Colics The Number One Horse Killer – part 1

Colics part 1

What is a colic?

A Colic can be defined as any abdominal pain and by itself is not a diagnosis but a sign that something is causing abdominal pain to a horse. It encompasses all forms of gastrointestinal conditions which cause pain as well as other causes of abdominal pain not related to the gastrointestinal tract. That said, the most common forms of colics are related to the gastrointestinal tract and most frequently related in some way to a colonic disturbance.

Colics are the leading cause of death among domesticated horses, many types of colics require surgical intervention to save a horses life. It is important for those who own horses or work with them to be able to recognize the signs of a colic and determine whether or not a veterinarian should be called to intervene. Colics truly are the number one horse killer.

What causes it?

Colics can be broken down into three main categories; simple obstructions, strangulating obstructions, and non-strangulating infarction. Simple obstructions typically cover all types of impactions such as food impaction. Strangulating obstructions cover all the various forms of entrapments. And finally non-strangulating infarctions cover the various types of infections that can develop and cause abdominal pain.


There are different methods of treating colics and some are better suited for certain types of colics. If you suspect your horse to have a colic then the best thing to do is consult with your veterinarian. They will be able to properly diagnose the type of colic and explain to you what method of treatment would be best.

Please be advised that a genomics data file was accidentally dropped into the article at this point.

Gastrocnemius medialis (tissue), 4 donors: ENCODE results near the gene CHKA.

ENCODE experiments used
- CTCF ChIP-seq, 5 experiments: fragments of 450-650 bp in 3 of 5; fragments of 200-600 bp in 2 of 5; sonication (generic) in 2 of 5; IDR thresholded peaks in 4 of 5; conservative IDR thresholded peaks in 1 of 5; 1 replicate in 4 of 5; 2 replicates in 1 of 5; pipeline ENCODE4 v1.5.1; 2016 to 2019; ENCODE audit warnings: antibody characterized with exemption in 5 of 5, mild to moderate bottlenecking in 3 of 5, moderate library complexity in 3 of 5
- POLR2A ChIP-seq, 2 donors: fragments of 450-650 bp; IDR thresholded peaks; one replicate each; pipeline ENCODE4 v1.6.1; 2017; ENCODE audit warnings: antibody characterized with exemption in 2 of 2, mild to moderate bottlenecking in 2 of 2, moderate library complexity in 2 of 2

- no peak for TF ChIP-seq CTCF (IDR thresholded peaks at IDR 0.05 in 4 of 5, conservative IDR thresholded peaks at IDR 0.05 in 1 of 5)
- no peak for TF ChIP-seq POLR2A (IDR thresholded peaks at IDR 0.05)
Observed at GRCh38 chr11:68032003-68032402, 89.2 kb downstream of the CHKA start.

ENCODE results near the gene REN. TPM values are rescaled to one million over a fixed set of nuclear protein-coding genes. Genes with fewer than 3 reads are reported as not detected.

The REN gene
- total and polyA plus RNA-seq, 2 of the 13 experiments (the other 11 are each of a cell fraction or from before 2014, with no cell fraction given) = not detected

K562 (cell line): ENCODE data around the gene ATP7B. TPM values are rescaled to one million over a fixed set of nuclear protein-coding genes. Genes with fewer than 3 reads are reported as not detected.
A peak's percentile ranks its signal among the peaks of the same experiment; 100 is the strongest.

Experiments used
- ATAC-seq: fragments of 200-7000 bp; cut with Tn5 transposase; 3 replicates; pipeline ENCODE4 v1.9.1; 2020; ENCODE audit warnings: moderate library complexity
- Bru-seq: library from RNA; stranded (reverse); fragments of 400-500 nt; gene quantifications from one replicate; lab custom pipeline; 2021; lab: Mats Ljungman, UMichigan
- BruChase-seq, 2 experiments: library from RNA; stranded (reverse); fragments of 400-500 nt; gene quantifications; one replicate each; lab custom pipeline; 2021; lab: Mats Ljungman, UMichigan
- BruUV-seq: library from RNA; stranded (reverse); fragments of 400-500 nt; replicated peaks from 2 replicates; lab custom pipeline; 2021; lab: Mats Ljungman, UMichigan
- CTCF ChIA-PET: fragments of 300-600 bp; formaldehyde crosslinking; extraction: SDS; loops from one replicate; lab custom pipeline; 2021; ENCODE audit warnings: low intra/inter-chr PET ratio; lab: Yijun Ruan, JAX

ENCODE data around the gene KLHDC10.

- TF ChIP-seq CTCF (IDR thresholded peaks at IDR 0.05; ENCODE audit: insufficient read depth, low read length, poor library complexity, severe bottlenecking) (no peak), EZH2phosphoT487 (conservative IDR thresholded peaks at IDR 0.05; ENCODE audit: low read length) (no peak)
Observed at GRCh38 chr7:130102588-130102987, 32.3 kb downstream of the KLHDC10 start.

Signs of a colic

Knowing to recognize the signs of a colic are what can give a veterinarian the precious time they need in diagnosing and treating a colic before it becomes lethal for the horse. With that in mind, here are a few signs to help you recognize a horse that may be suffering from a colic:

  • Pawing and/or scraping the floor.
  • Stretching.
  • Frequent attempts to urinate.
  • Flank watching (when a horse turns its head to watch their hind quarters or stomach).
  • Biting/nipping their stomach.
  • Pacing.
  • Repeated Flehmen response.
  • Repeated laying down and rising.
  • Rolling.
  • Groaning.
  • Bruxism.
  • Excess salivation.
  • Loss of appetite.
  • Decreased fecal output.
  • Increased pulse rate.
  • Dark mucous membranes.


Though the best way of treating a colic is to notify a veterinarian right away, as a rider or horse owner there is much you can do in terms of prevention. The risk of a colic can be reduced by:

  • Restricting the access a horse has to simple carbohydrates such as sugar from feeds with excessive molasses.
  • Providing clean feed and drinking water.
  • Preventing a horse form ingesting sand or dirt by providing an elevated feeding surface.
  • Keeping a regular feeding schedule.
  • Performing regular de-worming treatments.
  • Scheduling regular dental care vet visits.
  • Keeping a regular diet that does not change substantially in content or proportion, to avoid upsetting microbes and bacteria in the cecum.
  • Putting in place measures to help prevent heat stroke.
  • Forcing horses that bolt their feed to eat slower in order to minimize colic danger (as well as choke as was covered in a previous ETA Tips article).

Make sure to  like our Facebook page at to be notified when part 2 of the article comes out on Tuesday March 11th, 2014. In Part 2 we will go into further detail about the different types of colics, their risk, and the best ways to treat them.